Abacavir, amprenavir, efavirenz, nelfinavir, nevirapine, ritonavir, lopinavir+ritonavir combination – Coadministration of these anti-retroviral agents resulted in increased clearance or decreased plasma levels of methadone.
Didanosine and Stavudine – Experimental evidence demonstrated that methadone decreased the area under the concentration-time curve (AUC) and peak levels for didanosine and stavudine, with a more significant decrease for didanosine. Methadone disposition was not substantially altered.
Zidovudine – Experimental evidence demonstrated that methadone increased the AUC of zidovudine which could result in toxic effects.
- For detoxification treatment of opioid addiction (heroin or other morphine-like drugs).
- For maintenance treatment of opioid addiction (heroin or other morphine-like drugs), in conjunction with appropriate social and medical services.
Limitations of Use
Methadone products used for the treatment of opioid addiction in detoxification or maintenance programs are subject to the conditions for distribution and use required under 21 CFR, Title 42, Sec 8 (see DOSAGE AND ADMINISTRATION).
Methadone Hydrochloride is contraindicated in patients with:
Significant respiratory depression
Acute or severe bronchial asthma in an unmonitored setting or in the absence of resuscitative equipment
Known or suspected gastrointestinal obstruction, including paralytic ileus
Hypersensitivity (e.g., anaphylaxis) to methadone or any other ingredient in Methadone Hydrochloride
Methadone Hydrochloride Oral Concentrate is for oral administration only. The preparation must not be injected. Methadone Hydrochloride Oral Concentrate, if dispensed, should be packaged in child-resistant containers and kept out of reach of children to prevent accidental ingestion.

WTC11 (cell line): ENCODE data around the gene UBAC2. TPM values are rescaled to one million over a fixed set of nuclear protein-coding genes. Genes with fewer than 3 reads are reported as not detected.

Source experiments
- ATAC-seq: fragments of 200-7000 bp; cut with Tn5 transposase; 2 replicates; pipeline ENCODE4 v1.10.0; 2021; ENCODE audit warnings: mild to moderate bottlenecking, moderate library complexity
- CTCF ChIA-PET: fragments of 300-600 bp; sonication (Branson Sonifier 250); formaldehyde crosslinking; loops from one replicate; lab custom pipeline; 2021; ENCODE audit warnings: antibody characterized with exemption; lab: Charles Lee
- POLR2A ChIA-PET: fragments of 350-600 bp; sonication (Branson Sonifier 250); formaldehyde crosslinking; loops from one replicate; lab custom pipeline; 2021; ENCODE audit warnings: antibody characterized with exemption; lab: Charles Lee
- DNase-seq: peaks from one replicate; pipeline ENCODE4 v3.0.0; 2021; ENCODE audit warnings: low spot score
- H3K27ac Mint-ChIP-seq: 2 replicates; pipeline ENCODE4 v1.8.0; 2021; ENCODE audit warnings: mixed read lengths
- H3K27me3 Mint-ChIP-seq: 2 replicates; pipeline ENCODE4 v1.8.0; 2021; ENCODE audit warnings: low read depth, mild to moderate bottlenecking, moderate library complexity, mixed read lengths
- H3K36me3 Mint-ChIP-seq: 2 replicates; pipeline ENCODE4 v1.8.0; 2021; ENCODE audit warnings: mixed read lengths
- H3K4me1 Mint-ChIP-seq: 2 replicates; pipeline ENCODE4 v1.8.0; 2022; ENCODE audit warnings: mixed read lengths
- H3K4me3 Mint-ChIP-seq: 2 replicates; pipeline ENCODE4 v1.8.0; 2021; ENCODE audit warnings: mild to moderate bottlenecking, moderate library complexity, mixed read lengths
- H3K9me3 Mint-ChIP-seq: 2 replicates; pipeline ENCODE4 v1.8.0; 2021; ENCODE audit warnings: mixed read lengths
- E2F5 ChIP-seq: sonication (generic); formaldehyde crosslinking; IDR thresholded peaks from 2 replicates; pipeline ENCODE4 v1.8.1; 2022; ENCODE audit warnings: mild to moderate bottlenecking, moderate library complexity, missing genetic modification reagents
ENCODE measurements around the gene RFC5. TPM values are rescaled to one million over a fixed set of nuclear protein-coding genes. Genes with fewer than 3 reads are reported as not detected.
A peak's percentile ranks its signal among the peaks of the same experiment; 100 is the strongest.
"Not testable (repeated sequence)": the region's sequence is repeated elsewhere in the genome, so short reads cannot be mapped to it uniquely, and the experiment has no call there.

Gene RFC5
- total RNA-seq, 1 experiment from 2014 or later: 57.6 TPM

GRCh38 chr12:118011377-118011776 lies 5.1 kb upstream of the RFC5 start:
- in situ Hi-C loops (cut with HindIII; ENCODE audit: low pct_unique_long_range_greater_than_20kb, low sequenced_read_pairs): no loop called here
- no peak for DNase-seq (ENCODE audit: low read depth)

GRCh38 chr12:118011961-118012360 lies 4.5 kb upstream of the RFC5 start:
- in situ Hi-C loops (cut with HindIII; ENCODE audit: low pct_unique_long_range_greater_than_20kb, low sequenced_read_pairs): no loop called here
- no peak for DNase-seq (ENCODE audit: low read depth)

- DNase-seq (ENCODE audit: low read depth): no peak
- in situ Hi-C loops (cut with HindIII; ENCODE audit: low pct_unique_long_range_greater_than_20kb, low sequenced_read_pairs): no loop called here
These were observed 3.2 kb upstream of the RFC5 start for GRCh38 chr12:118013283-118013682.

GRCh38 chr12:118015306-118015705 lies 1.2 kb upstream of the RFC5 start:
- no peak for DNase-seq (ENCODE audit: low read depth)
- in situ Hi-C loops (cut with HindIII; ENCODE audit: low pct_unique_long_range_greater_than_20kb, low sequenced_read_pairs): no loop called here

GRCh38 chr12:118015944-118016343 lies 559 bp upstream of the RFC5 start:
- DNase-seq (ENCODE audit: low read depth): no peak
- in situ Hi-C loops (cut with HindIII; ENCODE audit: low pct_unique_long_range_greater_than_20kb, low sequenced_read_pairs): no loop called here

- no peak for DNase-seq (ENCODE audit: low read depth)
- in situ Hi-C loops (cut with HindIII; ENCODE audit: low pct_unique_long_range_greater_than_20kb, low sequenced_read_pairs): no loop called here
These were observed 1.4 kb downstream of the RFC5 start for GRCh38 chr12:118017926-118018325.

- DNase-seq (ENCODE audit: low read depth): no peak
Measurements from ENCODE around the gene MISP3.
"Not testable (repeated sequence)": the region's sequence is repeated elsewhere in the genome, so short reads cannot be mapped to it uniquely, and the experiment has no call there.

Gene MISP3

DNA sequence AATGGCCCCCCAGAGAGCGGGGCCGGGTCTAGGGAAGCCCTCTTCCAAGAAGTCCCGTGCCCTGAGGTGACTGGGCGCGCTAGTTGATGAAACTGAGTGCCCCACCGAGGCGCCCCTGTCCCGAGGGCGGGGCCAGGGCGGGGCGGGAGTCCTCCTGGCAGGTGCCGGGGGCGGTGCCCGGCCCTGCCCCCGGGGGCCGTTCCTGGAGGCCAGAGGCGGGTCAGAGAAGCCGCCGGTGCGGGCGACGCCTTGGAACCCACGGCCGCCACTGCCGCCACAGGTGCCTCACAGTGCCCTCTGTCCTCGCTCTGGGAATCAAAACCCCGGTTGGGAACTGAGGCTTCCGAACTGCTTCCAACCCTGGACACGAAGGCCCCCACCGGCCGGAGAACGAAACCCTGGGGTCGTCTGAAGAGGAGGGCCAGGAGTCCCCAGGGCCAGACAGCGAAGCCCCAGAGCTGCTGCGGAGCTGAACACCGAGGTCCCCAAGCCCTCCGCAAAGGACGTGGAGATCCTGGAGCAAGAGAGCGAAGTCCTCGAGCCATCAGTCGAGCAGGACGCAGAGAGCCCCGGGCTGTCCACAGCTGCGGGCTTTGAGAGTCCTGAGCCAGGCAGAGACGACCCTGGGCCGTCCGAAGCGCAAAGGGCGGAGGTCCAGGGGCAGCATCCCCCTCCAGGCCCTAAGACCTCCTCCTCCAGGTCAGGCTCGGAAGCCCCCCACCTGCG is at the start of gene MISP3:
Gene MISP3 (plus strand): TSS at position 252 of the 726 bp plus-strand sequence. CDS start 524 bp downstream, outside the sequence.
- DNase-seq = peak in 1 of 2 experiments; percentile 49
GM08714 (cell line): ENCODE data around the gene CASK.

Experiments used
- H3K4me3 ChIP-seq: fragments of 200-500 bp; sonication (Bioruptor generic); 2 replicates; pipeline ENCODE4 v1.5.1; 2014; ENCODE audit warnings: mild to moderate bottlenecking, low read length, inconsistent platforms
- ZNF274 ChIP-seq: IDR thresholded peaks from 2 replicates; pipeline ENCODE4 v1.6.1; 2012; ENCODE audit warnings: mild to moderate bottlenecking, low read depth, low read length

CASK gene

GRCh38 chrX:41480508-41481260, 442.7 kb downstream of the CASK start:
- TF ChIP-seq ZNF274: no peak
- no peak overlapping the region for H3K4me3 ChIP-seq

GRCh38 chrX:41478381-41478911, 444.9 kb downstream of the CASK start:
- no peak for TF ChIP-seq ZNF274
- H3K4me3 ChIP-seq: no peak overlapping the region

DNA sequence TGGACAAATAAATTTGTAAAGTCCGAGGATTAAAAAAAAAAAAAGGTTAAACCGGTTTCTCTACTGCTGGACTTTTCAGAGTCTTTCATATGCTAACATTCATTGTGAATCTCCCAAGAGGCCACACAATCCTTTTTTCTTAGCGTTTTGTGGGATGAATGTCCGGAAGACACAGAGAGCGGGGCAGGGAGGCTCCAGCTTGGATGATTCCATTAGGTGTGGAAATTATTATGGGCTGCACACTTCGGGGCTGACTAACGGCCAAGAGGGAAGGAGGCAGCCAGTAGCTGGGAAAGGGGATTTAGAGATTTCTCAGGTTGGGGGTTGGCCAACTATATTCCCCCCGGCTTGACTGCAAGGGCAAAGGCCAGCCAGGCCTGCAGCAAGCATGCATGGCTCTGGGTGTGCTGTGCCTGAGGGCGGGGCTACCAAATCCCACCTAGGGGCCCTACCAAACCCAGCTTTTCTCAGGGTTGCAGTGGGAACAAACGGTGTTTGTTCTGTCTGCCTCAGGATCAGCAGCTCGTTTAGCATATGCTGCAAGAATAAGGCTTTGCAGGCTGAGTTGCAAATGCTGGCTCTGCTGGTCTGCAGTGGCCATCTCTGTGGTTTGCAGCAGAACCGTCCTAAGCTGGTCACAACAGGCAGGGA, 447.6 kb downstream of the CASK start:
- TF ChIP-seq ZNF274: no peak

Life-Threatening Respiratory Depression
Serious, life-threatening, or fatal respiratory depression has been reported with the use of methadone, even when used as recommended. Respiratory depression, if not immediately recognized and treated, may lead to respiratory arrest and death. Respiratory depression from opioids is manifested by a reduced urge to breathe and a decreased rate of respiration, often associated with a “sighing” pattern of breathing (deep breaths separated by abnormally long pauses). Carbon dioxide (CO2 ) retention from opioid-induced respiratory depression can exacerbate the sedating effects of opioids. Management of respiratory depression may include close observation, supportive measures, and use of opioid antagonists, depending on the patient’s clinical status (see OVERDOSAGE).
While serious, life-threatening, or fatal respiratory depression can occur at any time during the use of Methadone Hydrochloride, the risk is greatest during the initiation of therapy or following a dose increase. The peak respiratory depressant effect of methadone occurs later, and persists longer than the peak pharmacologic effect, especially during the initial dosing period. Monitor patients closely for respiratory depression, when initiating therapy with Methadone Hydrochloride and following dose increases.